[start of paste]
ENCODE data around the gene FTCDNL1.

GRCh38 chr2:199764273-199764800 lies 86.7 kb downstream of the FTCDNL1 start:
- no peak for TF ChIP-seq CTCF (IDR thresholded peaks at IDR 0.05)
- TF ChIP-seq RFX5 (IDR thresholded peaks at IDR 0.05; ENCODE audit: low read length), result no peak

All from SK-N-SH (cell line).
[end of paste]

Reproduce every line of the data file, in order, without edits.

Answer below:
ENCODE data around the gene FTCDNL1.

GRCh38 chr2:199764273-199764800 lies 86.7 kb downstream of the FTCDNL1 start:
- no peak for TF ChIP-seq CTCF (IDR thresholded peaks at IDR 0.05)
- TF ChIP-seq RFX5 (IDR thresholded peaks at IDR 0.05; ENCODE audit: low read length), result no peak

All from SK-N-SH (cell line).